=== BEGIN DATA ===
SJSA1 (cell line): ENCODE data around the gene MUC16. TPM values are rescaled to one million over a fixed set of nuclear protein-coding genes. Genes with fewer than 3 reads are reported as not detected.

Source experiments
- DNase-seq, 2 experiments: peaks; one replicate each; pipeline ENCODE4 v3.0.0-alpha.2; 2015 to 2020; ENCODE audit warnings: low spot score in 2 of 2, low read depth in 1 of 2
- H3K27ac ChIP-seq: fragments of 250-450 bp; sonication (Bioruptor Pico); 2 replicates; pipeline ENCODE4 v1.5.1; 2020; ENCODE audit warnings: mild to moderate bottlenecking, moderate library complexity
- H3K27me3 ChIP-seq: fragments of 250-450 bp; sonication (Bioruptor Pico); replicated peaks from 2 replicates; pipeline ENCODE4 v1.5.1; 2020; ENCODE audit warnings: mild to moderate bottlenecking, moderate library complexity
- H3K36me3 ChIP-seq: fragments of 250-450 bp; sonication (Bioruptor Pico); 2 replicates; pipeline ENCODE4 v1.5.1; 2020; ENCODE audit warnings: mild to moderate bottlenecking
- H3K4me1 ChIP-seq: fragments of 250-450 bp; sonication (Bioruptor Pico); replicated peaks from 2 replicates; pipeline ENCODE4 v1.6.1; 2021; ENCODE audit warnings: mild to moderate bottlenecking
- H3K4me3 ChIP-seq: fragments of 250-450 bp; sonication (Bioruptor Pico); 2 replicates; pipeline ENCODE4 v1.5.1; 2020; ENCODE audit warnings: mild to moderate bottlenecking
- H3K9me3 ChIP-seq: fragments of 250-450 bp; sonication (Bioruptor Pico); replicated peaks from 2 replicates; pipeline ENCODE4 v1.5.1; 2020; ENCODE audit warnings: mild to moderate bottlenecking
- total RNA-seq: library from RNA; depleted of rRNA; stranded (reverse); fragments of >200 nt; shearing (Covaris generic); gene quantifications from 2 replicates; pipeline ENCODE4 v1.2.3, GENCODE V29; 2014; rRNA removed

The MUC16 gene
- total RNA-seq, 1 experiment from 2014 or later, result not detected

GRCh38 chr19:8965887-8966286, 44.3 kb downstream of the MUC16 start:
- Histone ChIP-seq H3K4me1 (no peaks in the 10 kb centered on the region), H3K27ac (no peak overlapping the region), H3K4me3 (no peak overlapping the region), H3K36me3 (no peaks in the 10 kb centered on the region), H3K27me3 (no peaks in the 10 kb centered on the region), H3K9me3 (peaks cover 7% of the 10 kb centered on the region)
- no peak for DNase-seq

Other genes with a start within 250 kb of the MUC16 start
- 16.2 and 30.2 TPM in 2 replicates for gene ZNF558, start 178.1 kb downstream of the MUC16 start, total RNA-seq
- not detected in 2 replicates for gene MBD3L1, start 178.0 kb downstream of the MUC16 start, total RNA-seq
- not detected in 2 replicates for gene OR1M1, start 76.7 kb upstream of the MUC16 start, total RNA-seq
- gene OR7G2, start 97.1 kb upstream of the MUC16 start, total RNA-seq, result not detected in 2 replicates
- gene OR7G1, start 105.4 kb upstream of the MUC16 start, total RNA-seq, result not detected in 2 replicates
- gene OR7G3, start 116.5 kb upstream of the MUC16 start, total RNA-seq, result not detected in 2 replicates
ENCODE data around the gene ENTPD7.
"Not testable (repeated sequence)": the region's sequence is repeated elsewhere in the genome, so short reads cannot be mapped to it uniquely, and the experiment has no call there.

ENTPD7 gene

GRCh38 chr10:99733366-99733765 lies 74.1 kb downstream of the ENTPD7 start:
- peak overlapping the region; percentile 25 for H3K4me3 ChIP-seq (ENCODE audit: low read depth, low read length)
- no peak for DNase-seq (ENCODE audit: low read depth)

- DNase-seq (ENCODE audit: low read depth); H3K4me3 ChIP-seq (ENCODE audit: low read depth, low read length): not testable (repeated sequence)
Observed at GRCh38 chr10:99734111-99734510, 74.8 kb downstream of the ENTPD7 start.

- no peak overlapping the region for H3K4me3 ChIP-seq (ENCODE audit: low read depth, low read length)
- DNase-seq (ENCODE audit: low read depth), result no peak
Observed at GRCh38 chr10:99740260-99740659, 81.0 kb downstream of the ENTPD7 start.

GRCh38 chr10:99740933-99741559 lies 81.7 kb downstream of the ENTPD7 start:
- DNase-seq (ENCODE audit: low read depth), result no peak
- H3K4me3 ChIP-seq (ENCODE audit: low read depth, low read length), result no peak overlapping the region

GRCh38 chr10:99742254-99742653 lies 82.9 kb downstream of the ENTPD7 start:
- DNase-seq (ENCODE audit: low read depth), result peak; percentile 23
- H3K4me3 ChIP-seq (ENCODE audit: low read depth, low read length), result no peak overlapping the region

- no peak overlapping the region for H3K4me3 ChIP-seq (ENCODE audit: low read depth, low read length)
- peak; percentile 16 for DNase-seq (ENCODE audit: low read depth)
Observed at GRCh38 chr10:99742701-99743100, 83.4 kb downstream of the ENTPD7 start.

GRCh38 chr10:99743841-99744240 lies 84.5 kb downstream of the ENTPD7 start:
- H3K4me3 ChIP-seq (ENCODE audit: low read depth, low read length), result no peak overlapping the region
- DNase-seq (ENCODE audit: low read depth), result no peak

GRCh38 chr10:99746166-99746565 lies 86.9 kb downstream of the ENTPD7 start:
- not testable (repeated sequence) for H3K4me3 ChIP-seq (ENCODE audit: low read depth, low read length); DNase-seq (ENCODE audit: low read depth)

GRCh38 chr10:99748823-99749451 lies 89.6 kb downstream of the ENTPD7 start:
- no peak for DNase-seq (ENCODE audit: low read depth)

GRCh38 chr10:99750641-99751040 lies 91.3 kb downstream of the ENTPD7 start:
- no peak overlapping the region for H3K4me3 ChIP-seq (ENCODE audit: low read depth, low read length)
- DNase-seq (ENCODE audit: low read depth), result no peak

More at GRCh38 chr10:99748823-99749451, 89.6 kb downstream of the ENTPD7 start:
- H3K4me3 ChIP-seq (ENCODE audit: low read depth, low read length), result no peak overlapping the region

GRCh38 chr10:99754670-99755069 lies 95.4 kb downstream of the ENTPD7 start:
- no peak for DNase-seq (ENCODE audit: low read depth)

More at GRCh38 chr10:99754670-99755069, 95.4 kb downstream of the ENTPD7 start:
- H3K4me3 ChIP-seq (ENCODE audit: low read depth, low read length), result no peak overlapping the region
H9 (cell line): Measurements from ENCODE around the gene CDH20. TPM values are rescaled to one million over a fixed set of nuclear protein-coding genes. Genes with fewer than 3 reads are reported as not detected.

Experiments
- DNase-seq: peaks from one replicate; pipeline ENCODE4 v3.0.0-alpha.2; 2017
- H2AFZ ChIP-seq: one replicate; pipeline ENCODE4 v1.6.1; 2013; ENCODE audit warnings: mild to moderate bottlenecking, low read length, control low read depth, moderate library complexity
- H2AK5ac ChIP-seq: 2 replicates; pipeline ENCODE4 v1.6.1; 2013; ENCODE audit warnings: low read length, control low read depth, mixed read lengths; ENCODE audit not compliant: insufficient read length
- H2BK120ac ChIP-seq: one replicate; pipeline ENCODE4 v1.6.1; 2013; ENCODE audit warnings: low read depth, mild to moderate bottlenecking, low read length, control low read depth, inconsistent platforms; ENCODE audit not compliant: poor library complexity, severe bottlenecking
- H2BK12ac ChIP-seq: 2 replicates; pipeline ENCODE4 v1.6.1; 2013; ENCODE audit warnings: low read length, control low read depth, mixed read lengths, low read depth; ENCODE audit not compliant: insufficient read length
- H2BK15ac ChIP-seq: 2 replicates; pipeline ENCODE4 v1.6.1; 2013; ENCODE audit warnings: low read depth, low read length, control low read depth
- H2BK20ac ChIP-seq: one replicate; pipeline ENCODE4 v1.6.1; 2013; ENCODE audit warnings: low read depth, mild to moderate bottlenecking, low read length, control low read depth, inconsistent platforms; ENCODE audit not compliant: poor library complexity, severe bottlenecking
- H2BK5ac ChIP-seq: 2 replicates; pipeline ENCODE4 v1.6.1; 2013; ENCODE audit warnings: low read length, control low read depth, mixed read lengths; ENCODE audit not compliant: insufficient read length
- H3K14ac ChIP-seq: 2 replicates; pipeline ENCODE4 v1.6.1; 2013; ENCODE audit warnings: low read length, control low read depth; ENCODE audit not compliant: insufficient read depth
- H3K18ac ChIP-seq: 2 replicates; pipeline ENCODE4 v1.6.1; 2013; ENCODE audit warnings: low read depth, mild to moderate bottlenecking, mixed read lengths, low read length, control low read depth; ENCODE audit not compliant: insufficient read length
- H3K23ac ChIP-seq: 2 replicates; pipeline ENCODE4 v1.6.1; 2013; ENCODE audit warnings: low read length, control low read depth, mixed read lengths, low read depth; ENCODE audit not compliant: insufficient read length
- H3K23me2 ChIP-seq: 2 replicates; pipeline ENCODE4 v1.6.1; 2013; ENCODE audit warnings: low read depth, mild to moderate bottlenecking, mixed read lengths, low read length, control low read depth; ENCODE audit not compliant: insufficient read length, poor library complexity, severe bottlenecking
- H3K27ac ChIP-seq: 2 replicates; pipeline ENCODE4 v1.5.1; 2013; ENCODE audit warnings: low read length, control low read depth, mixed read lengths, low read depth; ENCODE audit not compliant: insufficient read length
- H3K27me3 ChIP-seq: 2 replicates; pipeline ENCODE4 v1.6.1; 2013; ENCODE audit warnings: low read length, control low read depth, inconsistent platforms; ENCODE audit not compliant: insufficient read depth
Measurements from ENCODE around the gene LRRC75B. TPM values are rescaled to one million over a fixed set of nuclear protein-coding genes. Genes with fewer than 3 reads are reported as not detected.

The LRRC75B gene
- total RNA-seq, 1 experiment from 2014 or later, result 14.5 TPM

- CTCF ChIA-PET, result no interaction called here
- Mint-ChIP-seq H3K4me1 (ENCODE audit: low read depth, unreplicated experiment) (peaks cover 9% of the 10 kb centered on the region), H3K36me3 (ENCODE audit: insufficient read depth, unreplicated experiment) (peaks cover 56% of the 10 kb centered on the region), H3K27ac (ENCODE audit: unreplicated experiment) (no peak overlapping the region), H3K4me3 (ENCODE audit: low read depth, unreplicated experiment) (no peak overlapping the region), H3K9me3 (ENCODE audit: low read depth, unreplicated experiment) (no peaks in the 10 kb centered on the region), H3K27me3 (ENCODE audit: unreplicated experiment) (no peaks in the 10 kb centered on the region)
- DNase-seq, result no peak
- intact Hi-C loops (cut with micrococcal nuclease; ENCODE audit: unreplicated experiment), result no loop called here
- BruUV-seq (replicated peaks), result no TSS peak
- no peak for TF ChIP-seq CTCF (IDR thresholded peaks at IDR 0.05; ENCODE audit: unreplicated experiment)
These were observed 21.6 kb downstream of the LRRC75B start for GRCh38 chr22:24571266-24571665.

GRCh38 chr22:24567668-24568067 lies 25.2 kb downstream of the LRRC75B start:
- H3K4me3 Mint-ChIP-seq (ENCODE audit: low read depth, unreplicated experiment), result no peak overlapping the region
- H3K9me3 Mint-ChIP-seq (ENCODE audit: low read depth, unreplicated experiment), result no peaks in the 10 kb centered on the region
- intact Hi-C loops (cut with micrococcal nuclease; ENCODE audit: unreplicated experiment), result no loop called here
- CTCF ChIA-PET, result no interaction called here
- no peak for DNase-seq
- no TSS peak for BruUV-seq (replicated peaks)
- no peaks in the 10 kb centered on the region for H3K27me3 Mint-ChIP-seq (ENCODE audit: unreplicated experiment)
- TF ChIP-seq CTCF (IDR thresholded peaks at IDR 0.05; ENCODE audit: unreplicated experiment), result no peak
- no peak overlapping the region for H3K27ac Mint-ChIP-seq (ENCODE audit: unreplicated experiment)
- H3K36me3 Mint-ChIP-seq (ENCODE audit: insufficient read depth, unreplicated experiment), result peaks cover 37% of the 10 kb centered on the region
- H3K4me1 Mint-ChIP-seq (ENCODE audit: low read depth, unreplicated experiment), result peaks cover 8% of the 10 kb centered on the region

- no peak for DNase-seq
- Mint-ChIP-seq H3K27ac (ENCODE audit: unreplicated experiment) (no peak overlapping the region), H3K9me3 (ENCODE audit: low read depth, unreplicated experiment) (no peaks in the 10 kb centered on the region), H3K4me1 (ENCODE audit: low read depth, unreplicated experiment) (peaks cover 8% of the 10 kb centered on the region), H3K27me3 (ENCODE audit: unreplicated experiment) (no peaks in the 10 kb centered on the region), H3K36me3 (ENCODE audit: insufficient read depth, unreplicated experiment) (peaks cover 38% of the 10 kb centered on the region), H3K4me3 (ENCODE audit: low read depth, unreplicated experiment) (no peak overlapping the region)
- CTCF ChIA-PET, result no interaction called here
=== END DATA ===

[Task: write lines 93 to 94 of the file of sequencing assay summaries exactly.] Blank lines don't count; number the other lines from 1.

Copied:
- TF ChIP-seq CTCF (IDR thresholded peaks at IDR 0.05; ENCODE audit: unreplicated experiment), result no peak
- no peak overlapping the region for H3K27ac Mint-ChIP-seq (ENCODE audit: unreplicated experiment)